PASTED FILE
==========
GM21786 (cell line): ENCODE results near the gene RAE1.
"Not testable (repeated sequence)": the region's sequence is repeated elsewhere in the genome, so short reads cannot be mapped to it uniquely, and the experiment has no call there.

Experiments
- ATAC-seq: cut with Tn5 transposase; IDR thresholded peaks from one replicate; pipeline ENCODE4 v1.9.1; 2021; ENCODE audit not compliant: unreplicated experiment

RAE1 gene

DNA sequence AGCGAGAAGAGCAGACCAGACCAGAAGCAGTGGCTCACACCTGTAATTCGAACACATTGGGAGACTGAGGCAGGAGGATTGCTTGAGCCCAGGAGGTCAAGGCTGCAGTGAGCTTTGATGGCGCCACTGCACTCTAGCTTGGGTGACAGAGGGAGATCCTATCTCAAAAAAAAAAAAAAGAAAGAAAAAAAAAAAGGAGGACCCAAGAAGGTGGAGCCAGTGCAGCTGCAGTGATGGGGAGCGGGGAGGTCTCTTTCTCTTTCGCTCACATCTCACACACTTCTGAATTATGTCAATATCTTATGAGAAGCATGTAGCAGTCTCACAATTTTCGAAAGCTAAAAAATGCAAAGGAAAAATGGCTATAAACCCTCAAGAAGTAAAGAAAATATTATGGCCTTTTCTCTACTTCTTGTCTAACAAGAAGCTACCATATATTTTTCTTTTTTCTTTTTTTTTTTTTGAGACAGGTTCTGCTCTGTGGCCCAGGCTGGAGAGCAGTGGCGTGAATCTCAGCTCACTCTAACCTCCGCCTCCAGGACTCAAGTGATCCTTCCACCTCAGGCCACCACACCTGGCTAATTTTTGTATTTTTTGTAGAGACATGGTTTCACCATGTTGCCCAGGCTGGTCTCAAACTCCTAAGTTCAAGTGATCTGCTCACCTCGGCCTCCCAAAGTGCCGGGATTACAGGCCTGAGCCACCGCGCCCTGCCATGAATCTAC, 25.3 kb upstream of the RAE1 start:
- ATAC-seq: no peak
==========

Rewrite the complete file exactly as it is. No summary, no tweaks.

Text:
GM21786 (cell line): ENCODE results near the gene RAE1.
"Not testable (repeated sequence)": the region's sequence is repeated elsewhere in the genome, so short reads cannot be mapped to it uniquely, and the experiment has no call there.

Experiments
- ATAC-seq: cut with Tn5 transposase; IDR thresholded peaks from one replicate; pipeline ENCODE4 v1.9.1; 2021; ENCODE audit not compliant: unreplicated experiment

RAE1 gene

DNA sequence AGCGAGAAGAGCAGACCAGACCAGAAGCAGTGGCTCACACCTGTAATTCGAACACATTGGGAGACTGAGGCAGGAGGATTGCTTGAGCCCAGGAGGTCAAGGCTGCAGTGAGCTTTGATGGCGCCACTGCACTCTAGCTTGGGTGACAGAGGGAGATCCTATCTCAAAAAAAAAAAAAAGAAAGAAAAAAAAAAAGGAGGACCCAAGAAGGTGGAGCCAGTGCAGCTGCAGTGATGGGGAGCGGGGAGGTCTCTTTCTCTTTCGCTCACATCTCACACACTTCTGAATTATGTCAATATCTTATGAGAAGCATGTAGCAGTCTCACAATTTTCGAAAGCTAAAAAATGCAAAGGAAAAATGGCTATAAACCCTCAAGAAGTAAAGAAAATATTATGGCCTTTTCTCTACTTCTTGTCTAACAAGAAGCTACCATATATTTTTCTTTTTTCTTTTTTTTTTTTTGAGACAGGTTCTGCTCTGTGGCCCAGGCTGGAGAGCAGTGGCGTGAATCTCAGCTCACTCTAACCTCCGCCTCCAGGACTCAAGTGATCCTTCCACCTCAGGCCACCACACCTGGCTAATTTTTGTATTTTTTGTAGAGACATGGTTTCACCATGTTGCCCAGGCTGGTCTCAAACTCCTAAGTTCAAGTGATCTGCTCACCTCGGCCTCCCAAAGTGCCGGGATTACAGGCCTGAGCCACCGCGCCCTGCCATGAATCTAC, 25.3 kb upstream of the RAE1 start:
- ATAC-seq: no peak